By ‪Sasha Costanza-Chock

    February 18, 2021

    Highlights of Discussions:

    • To what extent can we make values transparent and explicit in the design process?
    • The tension between neoliberal logics and the pursuit of design justice?
    • What does fairness mean in the design of system? Is fairness achievable when someone will always be left out? Is fairness the end-goal?
    • How to incorporate design justice into the pedagogy in a university setting (e.g. at the Digital Due Process Clinic)?

    Uncanny Valley: A Memoir

    By ‪Anna Wiener

    January 21, 2021

    Highlights of Discussions:

    • How does Wiener’s identity as a white female working in a non-technical role influence her experience in Silicon Valley?
    • How much does Wiener’s liberal arts education as a sociology major at Wesleyan University inform her critique of Big Tech?
    • How to think of Wiener’s position as someone working in Silicon Valley while attempting to immerse in the counterculture in the Bay Area?
    • What are some contrasts between the publishing industry and the tech industry? Stagnant and predictable v.s. aspirational and entrepreneurial?

    Fall 2020 (Theme: Algorithms and Identity)

    Distributed Blackness: African American Cybercultures (2020)
    By ‪André Brock Jr.

    December 4, 2020

    Highlights of Discussions:

    • Brock’s emphasis on Critical Technocultural Discourse Analysis. What did we think of his methodology?
    • Libidinal economy? Studying feelings; jouissance, pathos?
    • How can scholars study systems at the margins?
    • The centrality of Du Bois’s concept of ‘double consciousness’?

    We Are Data: Algorithms and The Making of Our Digital Selves (2017)
    By John Cheney-Lippold

    November 15, 2020

    Highlights of Discussions:

    • How does algorithmic ‘identity’ relate to identity if, as Cheney-Lippold argues, “we are not quite aware of the categories we are classified into”?
    • To what extent does miscategorization matter in ordinary people’s daily life?
    • Cybernetics (ch. 2), feedback loop, and concept of ‘measurable types’. How do we feel about the reference of these terms?

    Black Software: The Internet and Racial Justice, from the Afronet to Black Lives Matter (2020)
    By Charlton McIlwain

    October 15, 2020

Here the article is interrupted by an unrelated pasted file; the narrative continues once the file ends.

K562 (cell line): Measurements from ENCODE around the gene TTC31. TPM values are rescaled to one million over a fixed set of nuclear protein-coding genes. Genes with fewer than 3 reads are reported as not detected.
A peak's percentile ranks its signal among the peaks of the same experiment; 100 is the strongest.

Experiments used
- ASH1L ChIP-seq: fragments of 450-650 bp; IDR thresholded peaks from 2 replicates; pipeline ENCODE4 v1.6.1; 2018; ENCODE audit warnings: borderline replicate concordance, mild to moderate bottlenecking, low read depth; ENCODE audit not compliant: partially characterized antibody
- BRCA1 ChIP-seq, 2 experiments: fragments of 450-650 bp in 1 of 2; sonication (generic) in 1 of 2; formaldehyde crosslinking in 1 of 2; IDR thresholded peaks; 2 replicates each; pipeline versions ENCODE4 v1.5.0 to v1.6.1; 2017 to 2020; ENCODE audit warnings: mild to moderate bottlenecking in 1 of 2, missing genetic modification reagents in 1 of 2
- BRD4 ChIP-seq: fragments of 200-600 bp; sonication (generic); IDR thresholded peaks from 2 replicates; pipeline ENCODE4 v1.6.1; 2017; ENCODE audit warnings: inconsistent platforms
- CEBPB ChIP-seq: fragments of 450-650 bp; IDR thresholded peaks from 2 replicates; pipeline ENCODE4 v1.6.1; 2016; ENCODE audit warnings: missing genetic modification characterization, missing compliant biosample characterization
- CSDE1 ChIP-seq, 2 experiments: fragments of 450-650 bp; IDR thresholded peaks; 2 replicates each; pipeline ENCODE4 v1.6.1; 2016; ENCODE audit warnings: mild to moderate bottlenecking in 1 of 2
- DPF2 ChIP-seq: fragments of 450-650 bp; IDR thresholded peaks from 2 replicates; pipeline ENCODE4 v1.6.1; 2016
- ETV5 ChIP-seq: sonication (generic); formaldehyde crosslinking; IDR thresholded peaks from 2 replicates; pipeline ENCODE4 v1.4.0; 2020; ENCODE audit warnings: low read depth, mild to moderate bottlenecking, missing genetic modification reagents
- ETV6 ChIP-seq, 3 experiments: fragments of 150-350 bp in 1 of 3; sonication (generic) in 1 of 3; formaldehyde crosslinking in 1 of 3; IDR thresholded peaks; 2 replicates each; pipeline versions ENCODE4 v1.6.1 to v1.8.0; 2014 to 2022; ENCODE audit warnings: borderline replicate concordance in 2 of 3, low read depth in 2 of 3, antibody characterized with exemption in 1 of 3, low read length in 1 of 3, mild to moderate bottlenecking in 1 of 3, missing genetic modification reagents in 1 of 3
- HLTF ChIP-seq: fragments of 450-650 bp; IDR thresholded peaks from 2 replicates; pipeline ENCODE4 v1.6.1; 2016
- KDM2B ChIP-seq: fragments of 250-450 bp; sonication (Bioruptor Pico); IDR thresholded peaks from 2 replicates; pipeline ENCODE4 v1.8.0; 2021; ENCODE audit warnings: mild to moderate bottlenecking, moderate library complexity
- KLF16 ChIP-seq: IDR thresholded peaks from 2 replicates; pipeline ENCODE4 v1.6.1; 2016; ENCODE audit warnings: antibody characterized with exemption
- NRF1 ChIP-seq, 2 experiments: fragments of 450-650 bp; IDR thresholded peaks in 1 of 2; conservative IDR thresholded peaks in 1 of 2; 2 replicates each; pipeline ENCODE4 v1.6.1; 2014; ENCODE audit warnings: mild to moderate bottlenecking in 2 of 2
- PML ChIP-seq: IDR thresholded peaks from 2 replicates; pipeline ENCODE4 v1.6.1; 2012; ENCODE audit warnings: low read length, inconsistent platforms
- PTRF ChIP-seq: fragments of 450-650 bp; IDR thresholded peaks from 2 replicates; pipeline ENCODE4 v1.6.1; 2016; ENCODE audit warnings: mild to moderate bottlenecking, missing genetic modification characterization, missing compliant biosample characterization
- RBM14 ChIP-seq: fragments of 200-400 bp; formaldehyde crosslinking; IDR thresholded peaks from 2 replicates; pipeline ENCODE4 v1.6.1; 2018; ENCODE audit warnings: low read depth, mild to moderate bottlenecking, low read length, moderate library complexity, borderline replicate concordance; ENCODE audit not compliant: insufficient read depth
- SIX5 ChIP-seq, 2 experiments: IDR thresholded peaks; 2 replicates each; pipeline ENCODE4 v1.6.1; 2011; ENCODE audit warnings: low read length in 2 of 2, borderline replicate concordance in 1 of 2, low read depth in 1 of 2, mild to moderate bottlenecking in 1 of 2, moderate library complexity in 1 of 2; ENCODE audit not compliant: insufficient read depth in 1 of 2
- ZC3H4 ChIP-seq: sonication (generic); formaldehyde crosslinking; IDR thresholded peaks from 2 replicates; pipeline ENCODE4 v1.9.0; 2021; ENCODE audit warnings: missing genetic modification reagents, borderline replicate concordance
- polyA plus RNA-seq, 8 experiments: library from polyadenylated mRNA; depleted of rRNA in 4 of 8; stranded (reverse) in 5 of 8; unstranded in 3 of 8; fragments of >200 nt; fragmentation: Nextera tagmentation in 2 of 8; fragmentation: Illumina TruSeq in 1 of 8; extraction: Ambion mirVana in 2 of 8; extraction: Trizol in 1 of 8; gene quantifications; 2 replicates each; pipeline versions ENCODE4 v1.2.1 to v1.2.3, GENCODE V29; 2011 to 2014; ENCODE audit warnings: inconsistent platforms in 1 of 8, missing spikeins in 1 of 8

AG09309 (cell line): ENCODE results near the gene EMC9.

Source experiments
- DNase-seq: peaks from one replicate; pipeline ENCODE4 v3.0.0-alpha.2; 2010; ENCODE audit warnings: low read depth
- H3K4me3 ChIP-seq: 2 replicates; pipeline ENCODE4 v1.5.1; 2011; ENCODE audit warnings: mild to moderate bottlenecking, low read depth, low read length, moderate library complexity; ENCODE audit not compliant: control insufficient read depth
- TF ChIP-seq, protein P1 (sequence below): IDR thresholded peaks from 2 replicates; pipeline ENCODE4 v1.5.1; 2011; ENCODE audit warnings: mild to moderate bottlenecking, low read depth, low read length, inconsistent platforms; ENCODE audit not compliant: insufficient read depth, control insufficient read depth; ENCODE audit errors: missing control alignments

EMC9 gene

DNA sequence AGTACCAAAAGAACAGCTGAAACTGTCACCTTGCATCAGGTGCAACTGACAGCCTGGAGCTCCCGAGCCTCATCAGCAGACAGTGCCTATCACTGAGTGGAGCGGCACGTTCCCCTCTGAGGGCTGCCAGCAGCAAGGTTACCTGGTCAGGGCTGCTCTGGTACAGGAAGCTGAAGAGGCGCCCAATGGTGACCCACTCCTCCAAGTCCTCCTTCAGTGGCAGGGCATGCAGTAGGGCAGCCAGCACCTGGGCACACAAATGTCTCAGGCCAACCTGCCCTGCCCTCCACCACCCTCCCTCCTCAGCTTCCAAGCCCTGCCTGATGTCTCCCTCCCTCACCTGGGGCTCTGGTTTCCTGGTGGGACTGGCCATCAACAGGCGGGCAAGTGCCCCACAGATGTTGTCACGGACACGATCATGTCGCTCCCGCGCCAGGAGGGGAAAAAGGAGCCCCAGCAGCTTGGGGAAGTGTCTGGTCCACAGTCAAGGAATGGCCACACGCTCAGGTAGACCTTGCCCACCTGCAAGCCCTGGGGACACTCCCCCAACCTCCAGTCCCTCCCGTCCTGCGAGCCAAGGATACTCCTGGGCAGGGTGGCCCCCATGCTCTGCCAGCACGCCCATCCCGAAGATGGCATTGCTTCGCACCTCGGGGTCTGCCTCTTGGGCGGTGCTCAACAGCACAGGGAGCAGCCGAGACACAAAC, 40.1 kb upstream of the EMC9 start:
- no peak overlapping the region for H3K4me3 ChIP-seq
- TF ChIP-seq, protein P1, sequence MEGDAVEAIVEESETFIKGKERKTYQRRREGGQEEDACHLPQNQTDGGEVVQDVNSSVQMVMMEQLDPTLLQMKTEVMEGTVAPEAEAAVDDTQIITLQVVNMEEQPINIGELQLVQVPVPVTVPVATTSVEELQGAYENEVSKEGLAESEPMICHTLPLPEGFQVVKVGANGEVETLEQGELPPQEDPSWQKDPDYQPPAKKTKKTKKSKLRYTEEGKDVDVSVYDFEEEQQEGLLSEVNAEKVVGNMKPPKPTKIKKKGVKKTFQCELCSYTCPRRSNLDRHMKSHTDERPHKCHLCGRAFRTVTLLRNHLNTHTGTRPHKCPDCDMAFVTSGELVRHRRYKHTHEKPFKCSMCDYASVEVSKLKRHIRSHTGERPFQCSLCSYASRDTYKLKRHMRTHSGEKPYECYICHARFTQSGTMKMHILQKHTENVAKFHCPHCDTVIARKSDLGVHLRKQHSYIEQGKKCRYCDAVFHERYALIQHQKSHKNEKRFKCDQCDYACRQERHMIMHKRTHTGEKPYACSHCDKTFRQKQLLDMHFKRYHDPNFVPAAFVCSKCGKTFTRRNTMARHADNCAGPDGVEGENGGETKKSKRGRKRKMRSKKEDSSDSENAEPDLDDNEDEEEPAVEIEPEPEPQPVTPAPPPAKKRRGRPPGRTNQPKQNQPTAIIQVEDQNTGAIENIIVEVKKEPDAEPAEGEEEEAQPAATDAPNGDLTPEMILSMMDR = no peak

Highlights of Discussions:

    • What to think of the notion that “African Americans as not just technologists, but automatically as activists too”?
    • What is the role of drugs in the rationalization of racial codes/profiling?
    • Mcllwain’s choice of building on other Black scholars’ work?

    Addiction by Design: Machine Gambling in Las Vegas (2012)
    By Natasha Dow Schüll

    September 25, 2020

    Highlights of Discussions:

    • What are the connections between “the zone” of addiction and social media platforms such as TikTok?
    • What is the role of architecture and space in creating “the zone”?
    • In light of greater public awareness of the roles algorithms play in our daily life, will ethnographic study like this still be possible in the future?

    Too smart: How digital capitalism is extracting data, controlling our lives, and taking over the world (2020)
    By Jathan Sadowski

    September 10, 2020

    Highlights of Discussions:

    • Who owns whose data when people are “sliced into data streams”? Is data collection a form of theft?
    • Is democratizing innovation the way to go forward? Do we feel more ‘empowered’ knowing what we’ve read?
    • Is datafication a form of violence? Do we feel violated, or is it normalized?

    Race After Technology (2019)
    By Ruha Benjamin

    September 3, 2020

    Highlights of Discussions:

    • Race is/as a technology?
    • How does the clinic fit into the “abolitionist toolkit”?
    • How to think of Benjamin’s conceptualization of the “New Jim Code”?

    Platform Capitalism (2017)
    By Nick Srnicek

    August 20, 2020

    Highlights of Discussions:

    • What are the “means of production” in platform capitalism?
    • What to do? How to resist, subvert, or change?
    • The connections between Srnicek’s concept of platform capitalism and Zuboff’s framework of surveillance capitalism?

    Ghost Work: How to Stop Silicon Valley from Building a New Global Underclass (2019)
    By Mary L. Gray & Siddharth Suri

    August 6, 2020

    Highlights of Discussions:

    • What are the ethical implications of utilizing Amazon MTurk for research purpose?
    • Thoughts on the paradox of the last mile of automation? Will human v.s. the machine always be a dichotomy?
    • How do platforms facilitate the uneven balance of “transaction costs” between recruiters and workers?
    • How is the distinction between human and machine mobilized and challenged throughout the book?

    The Age of Surveillance Capitalism: The Fight for a Human Future at the New Frontier of Power (2019)
    By Shoshana Zuboff

    July 17-31, 2020

    Highlights of Discussions:

    • What role do people/data subjects play in surveillance capitalism?
    • What is the relationship between the emerging logic of neoliberal capitalism and the rise of surveillance capitalism?
    • How to conceive of the performative nature of “behavioral surplus”? 
    • What does personalization look like from a generational standpoint?  Are there different “cultures of personalization” in its adoption?
    • What would a critique of power under conditions of surveillance capitalism look like?